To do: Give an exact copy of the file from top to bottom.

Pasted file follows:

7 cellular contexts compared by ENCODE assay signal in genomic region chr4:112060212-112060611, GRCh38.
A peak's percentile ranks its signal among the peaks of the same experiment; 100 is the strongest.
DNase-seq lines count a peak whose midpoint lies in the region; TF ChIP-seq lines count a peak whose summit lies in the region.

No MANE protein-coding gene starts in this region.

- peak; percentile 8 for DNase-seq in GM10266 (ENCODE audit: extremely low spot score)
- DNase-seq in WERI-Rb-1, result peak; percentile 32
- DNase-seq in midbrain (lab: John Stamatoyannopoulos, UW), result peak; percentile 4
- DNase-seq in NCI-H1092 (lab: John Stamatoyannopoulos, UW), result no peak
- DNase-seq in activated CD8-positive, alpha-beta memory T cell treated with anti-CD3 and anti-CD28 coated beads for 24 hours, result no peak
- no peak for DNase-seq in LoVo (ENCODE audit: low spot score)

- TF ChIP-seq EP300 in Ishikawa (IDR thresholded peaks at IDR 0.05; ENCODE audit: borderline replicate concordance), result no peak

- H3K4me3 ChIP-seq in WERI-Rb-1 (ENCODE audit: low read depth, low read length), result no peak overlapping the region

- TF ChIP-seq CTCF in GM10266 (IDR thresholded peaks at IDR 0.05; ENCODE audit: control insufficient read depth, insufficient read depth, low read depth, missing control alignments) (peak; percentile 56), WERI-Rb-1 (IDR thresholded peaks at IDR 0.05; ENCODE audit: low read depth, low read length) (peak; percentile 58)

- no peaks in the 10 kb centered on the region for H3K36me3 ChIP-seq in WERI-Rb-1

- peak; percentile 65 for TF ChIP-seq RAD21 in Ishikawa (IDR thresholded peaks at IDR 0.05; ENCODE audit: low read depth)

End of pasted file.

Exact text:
7 cellular contexts compared by ENCODE assay signal in genomic region chr4:112060212-112060611, GRCh38.
A peak's percentile ranks its signal among the peaks of the same experiment; 100 is the strongest.
DNase-seq lines count a peak whose midpoint lies in the region; TF ChIP-seq lines count a peak whose summit lies in the region.

No MANE protein-coding gene starts in this region.

- peak; percentile 8 for DNase-seq in GM10266 (ENCODE audit: extremely low spot score)
- DNase-seq in WERI-Rb-1, result peak; percentile 32
- DNase-seq in midbrain (lab: John Stamatoyannopoulos, UW), result peak; percentile 4
- DNase-seq in NCI-H1092 (lab: John Stamatoyannopoulos, UW), result no peak
- DNase-seq in activated CD8-positive, alpha-beta memory T cell treated with anti-CD3 and anti-CD28 coated beads for 24 hours, result no peak
- no peak for DNase-seq in LoVo (ENCODE audit: low spot score)

- TF ChIP-seq EP300 in Ishikawa (IDR thresholded peaks at IDR 0.05; ENCODE audit: borderline replicate concordance), result no peak

- H3K4me3 ChIP-seq in WERI-Rb-1 (ENCODE audit: low read depth, low read length), result no peak overlapping the region

- TF ChIP-seq CTCF in GM10266 (IDR thresholded peaks at IDR 0.05; ENCODE audit: control insufficient read depth, insufficient read depth, low read depth, missing control alignments) (peak; percentile 56), WERI-Rb-1 (IDR thresholded peaks at IDR 0.05; ENCODE audit: low read depth, low read length) (peak; percentile 58)

- no peaks in the 10 kb centered on the region for H3K36me3 ChIP-seq in WERI-Rb-1

- peak; percentile 65 for TF ChIP-seq RAD21 in Ishikawa (IDR thresholded peaks at IDR 0.05; ENCODE audit: low read depth)